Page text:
Join Jim and Greg as they fume over the obscene process by which Congress shoveled a lot of wasteful spending into the combined omnibus and COVID relief spending bill that will do some good for small businesses. But while disgusted with the process, they are excited about the doubled tax deduction for three martini lunches! And they address comments from Die Hard director John McTiernan that the film is anti-capitalist, but they just might veer off into other aspects of this cinematic masterpiece.

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  1. kedavis Member
    kedavis
    @kedavis

    Die Hard is – or at least was supposed to be – anti-capitalist? Is that like how All In The Family was supposed to be making fun of Archie Bunker who turned out to be the everyman hero?

    • #1
  2. kedavis Member
    kedavis
    @kedavis

    Charlie Brown, 2020: “Isn’t there anyone who can tell me the true meaning of Die Hard?”

    • #2
  3. kedavis Member
    kedavis
    @kedavis

    To pre-empt Taras:

    Remember, Jim Geraghty is always wrong.

    In Die Hard (the first one), only ONE of the Agents Johnson (no relation…) had been in Vietnam. The other one (black) says, “I was in Junior High, dickhead.”

    • #3
  4. Miffed White Male Member
    Miffed White Male
    @MiffedWhiteMale

    kedavis (View Comment):

    To pre-empt Taras:

    Remember, Jim Geraghty is always wrong.

    In Die Hard (the first one), only ONE of the Agents Johnson (no relation…) had been in Vietnam. The other one (black) says, “I was in Junior High, dickhead.”

    If you’ve read his latest in the Between Two Scorpions series, Hunting Four Horsemen, (came out earlier this month), there are scenes that take place in the tower, and some not so veiled references to Die Hard. There’s even a “second generation” FBI agent Johnson.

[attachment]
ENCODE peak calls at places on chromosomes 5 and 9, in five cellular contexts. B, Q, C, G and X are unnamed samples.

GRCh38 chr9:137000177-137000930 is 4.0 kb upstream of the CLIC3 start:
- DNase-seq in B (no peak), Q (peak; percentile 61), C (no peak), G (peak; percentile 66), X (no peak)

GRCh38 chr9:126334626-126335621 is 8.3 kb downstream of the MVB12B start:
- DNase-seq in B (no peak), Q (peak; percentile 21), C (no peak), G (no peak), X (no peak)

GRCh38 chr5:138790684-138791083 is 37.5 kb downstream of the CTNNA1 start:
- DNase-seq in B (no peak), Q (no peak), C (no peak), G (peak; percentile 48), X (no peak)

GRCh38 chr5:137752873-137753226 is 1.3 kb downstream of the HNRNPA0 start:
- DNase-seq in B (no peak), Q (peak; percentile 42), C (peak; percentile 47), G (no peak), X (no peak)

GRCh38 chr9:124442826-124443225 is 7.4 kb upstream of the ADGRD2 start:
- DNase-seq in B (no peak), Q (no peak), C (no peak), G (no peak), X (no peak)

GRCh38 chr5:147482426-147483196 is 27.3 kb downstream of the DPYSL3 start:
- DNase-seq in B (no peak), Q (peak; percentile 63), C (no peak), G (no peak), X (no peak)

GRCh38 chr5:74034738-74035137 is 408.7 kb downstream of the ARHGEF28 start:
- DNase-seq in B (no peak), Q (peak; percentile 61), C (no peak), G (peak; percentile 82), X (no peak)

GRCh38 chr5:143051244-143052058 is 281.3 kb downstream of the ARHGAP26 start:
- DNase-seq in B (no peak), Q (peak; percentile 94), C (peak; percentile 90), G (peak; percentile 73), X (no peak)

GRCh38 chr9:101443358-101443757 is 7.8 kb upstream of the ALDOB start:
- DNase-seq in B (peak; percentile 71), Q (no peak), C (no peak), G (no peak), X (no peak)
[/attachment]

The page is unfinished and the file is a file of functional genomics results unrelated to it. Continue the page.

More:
• #4
  5. kedavis Member
    kedavis
    @kedavis

    Miffed White Male (View Comment):

    kedavis (View Comment):

    To pre-empt Taras:

    Remember, Jim Geraghty is always wrong.

    In Die Hard (the first one), only ONE of the Agents Johnson (no relation…) had been in Vietnam. The other one (black) says, “I was in Junior High, dickhead.”

    If you’ve read his latest in the Between Two Scorpions series, Hunting Four Horsemen, (came out earlier this month), there are scenes that take place in the tower, and some not so veiled references to Die Hard. There’s even a “second generation” FBI agent Johnson.

    I’ve never been interested in reading “thrillers.”

    • #5
  6. OccupantCDN Coolidge
    OccupantCDN
    @OccupantCDN

     

     

    • #6
  7. Bishop Wash Member
    Bishop Wash
    @BishopWash

    Until Greg mentioned the director’s run in with the FBI, I assumed he would show the FBI in a good light now. After all, they are abusing their power and going after Republicans.

    • #7
  8. Taras Coolidge
    Taras
    @Taras

    kedavis (View Comment):

    Die Hard is – or at least was supposed to be – anti-capitalist? Is that like how All In The Family was supposed to be making fun of Archie Bunker who turned out to be the everyman hero?

    The film’s viewpoint is that of the disillusioned radical, like the woman lawyer in The Big Chill (made only five years before Die Hard), who used to defend black radicals but now works for corporations “because they only rape the land.”*

    The idealistic, left-wing freedom fighters in Die Hard turn out to be nothing more than mass murderers for money. If they are the alternative, then the Japanese corporation starts looking pretty good. It’s also clear that John McClane‘s wife loves working there, implying that it treats women employees well.

    On the other hand, the “working class hero” is an NYPD cop, which makes the film problematic as of 2020, given that cops — especially white cops — are no longer supposed to be portrayed as heroes. Thus, in the new David E. Kelley TV melodrama, Big Sky, the avuncular Montana state trooper turns out to be in cahoots with a — serial killer? Sex trafficker? I didn’t stay around to find out.

    *It wouldn’t surprise me if that line gets edited out of future releases.

    • #8
  9. Miffed White Male Member
    Miffed White Male
    @MiffedWhiteMale

    Taras (View Comment):

    The film’s viewpoint is that of the disillusioned radical, like the woman lawyer in The Big Chill (made only five years before Die Hard), who used to defend black radicals but now works for corporations “because they only rape the land.”*

    The idealistic, left-wing freedom fighters in Die Hard turn out to be nothing more than mass murderers for money.